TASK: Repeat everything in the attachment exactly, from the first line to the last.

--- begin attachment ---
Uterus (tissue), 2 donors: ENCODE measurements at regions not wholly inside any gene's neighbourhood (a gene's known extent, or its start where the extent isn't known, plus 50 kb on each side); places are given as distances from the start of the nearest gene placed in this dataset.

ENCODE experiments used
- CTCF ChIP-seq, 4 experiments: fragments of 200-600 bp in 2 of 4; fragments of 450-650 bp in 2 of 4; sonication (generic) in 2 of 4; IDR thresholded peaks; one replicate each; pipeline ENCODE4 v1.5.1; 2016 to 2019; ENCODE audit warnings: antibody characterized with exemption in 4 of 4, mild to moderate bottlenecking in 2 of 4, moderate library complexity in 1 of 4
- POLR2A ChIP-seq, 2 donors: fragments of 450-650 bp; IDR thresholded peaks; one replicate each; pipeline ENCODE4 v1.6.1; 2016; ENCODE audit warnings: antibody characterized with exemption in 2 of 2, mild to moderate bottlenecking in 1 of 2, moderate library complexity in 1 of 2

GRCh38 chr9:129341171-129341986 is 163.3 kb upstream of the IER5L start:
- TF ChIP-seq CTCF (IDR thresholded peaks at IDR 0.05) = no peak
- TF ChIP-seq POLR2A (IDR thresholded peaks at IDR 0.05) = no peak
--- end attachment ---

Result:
Uterus (tissue), 2 donors: ENCODE measurements at regions not wholly inside any gene's neighbourhood (a gene's known extent, or its start where the extent isn't known, plus 50 kb on each side); places are given as distances from the start of the nearest gene placed in this dataset.

ENCODE experiments used
- CTCF ChIP-seq, 4 experiments: fragments of 200-600 bp in 2 of 4; fragments of 450-650 bp in 2 of 4; sonication (generic) in 2 of 4; IDR thresholded peaks; one replicate each; pipeline ENCODE4 v1.5.1; 2016 to 2019; ENCODE audit warnings: antibody characterized with exemption in 4 of 4, mild to moderate bottlenecking in 2 of 4, moderate library complexity in 1 of 4
- POLR2A ChIP-seq, 2 donors: fragments of 450-650 bp; IDR thresholded peaks; one replicate each; pipeline ENCODE4 v1.6.1; 2016; ENCODE audit warnings: antibody characterized with exemption in 2 of 2, mild to moderate bottlenecking in 1 of 2, moderate library complexity in 1 of 2

GRCh38 chr9:129341171-129341986 is 163.3 kb upstream of the IER5L start:
- TF ChIP-seq CTCF (IDR thresholded peaks at IDR 0.05) = no peak
- TF ChIP-seq POLR2A (IDR thresholded peaks at IDR 0.05) = no peak